Government to Partner in Support of Local Acadian Community

first_imgThe province is investing $250,000 in a trust fund that will support activities and new projects for La Picasse Community Cultural Centre in Richmond County. Michel Samson, Minister of Acadian Affairs and Francophonie, announced the funding today, March 27, at La Picasse Community Cultural Centre in Petit-de-Grat, on Isle Madame. “La Picasse Community Cultural Centre plays a pivotal role in the preservation and development of the Acadian and francophone community in Nova Scotia,” said Mr. Samson. “By supporting the centre, we are making it easier for Acadians to enjoy what their community has to offer for years to come.” The province is matching an investment by the Mouse Island Marine Centre Association, bringing the total to $500,000. The interest from the trust fund will be allocated annually to support La Picasse Community Cultural Centre. La Picasse promotes Acadian culture and the French language through artistic, cultural and educational programming. Its facilities are available for use by the Acadian and Francophone communities. “This investment in the trust fund is a first step toward ensuring that our community can further finance the activities and programs of the community cultural centre,” said Yvon Samson, president of La Picasse. “We will now be able to better operate and support new projects for the Acadian community.” Investment in community and cultural organizations and advancing cultural diversity are vital parts of the province’s recently unveiled culture strategy, Nova Scotia’s Culture Action Plan. The full plan is online at novascotia.ca/culture/. To learn more about La Picasse Community Cultural Centre, visit www.lapicasse.ca.last_img read more

Persons Warned Not to Purchase Pesticides with Repackaged Labels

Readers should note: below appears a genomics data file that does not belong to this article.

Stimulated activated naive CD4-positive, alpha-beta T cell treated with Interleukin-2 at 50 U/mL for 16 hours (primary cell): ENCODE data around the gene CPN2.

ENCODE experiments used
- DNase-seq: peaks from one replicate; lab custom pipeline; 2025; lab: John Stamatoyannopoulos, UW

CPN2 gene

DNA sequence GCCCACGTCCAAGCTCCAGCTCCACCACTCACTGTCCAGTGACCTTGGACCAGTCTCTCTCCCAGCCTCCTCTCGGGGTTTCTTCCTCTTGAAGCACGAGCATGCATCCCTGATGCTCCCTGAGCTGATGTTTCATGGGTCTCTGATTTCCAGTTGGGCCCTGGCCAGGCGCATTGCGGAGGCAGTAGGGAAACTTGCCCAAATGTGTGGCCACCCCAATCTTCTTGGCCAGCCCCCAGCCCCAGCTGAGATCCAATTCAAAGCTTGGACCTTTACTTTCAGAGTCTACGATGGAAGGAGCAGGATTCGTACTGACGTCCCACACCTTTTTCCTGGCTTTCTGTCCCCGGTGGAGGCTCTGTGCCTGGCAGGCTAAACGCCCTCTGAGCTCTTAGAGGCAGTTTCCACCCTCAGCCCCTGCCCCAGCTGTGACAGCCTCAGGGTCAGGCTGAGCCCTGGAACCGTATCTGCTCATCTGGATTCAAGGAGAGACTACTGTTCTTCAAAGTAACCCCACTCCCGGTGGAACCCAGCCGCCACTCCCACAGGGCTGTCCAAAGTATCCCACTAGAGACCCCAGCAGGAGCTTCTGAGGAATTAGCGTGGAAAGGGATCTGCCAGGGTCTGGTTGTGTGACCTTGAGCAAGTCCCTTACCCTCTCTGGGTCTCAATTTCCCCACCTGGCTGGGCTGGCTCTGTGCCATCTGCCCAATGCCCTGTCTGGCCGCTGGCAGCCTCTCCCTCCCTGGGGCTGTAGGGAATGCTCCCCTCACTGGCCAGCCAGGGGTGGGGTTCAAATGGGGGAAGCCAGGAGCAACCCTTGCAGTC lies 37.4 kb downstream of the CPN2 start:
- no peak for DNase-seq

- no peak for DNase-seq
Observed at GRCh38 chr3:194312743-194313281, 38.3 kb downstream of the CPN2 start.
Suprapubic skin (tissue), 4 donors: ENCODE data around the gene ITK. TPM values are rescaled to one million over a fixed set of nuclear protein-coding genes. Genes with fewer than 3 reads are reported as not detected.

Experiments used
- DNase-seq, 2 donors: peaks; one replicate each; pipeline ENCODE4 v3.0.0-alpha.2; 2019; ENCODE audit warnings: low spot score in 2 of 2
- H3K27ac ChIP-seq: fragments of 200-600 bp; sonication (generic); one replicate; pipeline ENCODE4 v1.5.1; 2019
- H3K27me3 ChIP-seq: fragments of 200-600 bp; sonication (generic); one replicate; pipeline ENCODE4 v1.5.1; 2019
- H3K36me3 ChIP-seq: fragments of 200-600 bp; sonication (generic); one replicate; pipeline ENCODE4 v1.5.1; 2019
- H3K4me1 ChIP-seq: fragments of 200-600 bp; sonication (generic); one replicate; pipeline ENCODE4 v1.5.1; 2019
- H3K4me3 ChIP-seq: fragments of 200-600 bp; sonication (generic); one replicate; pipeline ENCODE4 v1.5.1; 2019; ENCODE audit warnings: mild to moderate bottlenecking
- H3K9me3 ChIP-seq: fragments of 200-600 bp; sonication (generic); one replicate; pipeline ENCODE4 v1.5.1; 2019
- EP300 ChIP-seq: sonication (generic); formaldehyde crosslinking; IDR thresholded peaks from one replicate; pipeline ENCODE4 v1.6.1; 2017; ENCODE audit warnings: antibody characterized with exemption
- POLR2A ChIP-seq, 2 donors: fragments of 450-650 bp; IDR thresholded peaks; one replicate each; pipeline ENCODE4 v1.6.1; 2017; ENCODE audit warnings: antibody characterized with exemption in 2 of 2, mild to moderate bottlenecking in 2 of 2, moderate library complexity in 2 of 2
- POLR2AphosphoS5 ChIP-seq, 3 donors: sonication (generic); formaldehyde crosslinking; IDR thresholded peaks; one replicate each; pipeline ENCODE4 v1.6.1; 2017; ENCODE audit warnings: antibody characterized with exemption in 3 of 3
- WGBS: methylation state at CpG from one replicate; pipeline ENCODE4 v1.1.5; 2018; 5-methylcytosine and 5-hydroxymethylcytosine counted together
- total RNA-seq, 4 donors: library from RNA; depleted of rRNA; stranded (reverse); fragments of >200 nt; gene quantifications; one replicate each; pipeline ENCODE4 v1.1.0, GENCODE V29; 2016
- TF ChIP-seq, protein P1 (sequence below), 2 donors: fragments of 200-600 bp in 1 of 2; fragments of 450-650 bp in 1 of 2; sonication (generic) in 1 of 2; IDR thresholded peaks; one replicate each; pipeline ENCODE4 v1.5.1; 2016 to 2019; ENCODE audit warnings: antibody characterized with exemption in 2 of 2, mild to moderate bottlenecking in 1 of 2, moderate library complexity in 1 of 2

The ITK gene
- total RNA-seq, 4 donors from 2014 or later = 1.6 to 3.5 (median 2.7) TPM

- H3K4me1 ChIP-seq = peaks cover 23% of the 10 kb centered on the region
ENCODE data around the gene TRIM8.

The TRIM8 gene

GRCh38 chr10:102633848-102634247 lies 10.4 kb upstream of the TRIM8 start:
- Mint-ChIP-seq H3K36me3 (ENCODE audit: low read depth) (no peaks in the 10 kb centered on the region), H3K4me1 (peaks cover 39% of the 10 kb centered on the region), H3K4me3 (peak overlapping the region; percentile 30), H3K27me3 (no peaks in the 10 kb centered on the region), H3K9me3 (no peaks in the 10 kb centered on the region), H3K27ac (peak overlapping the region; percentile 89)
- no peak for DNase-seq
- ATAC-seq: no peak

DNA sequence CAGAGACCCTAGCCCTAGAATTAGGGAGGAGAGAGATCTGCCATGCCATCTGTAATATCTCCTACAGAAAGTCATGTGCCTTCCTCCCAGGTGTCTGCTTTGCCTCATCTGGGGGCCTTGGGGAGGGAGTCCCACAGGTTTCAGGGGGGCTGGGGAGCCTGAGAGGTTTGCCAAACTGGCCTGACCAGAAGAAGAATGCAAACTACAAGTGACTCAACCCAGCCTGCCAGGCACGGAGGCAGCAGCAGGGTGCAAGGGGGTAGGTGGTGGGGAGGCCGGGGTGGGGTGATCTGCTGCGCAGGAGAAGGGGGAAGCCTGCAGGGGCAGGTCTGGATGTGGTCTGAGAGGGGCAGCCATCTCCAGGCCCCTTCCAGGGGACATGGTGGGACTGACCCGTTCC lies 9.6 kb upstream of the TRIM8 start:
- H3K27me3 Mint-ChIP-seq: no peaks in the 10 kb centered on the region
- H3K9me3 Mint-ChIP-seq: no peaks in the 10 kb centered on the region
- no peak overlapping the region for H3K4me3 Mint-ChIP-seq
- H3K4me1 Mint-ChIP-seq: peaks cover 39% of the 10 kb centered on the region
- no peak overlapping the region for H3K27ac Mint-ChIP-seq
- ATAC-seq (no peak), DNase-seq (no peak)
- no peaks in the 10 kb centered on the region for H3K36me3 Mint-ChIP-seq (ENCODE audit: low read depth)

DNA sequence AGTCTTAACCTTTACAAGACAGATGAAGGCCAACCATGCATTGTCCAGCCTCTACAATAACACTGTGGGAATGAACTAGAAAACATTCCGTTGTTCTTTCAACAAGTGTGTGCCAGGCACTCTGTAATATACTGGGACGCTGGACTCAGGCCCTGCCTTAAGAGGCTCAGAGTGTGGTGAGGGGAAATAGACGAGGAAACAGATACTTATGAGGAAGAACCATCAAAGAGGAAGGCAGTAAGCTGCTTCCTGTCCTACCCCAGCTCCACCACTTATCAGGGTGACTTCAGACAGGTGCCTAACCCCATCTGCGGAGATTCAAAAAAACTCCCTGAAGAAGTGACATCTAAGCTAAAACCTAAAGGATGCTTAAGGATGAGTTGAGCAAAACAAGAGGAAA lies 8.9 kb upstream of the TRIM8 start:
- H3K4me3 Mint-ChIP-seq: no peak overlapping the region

“We have inspectors that visit these stores and they see these repackaged containers that can be confiscated, because the farmers that are using it, or general persons who are buying the repackaged pesticides, need to have all the information,” she said. According to the PCA Registrar, Tamara Morrison, it is illegal to repackage labels, as the Authority is the only body mandated to regulate the manufacture, use and distribution of pesticides. The Pesticides Control Authority (PCA) is warning citizens against purchasing pesticides with repackaged labels. Story Highlights The Pesticides Control Authority (PCA) is warning citizens against purchasing pesticides with repackaged labels.According to the PCA Registrar, Tamara Morrison, it is illegal to repackage labels, as the Authority is the only body mandated to regulate the manufacture, use and distribution of pesticides.“We have inspectors that visit these stores and they see these repackaged containers that can be confiscated, because the farmers that are using it, or general persons who are buying the repackaged pesticides, need to have all the information,” she said.Speaking with JIS News, Ms. Morrison noted that critical information such as withdrawal periods and preharvest periods that are listed on labels can be compromised if they are repackaged, and can lead to misinformation affecting farmers negatively.“The general information that is found on the label is very important and the label is a major part of our registration process to ensure that all the information needed by the public is available – protective wear, user information, how it is diluted, crops it is intended for and pests it is intended for,” she explained.According to Ms. Morrison, a common misconception is that pesticides can be used on several pests if they are in the same classification.“For example, a tick wash cannot be used on a mite problem, because this is not something that can be used on food, so it is very important that when farmers get the label, they know that they are using it for the intended crop and the intended pest and that they are using it in proper concentration,” she said.The PCA is the regulatory agency for the pesticide industry and pest control operators. read more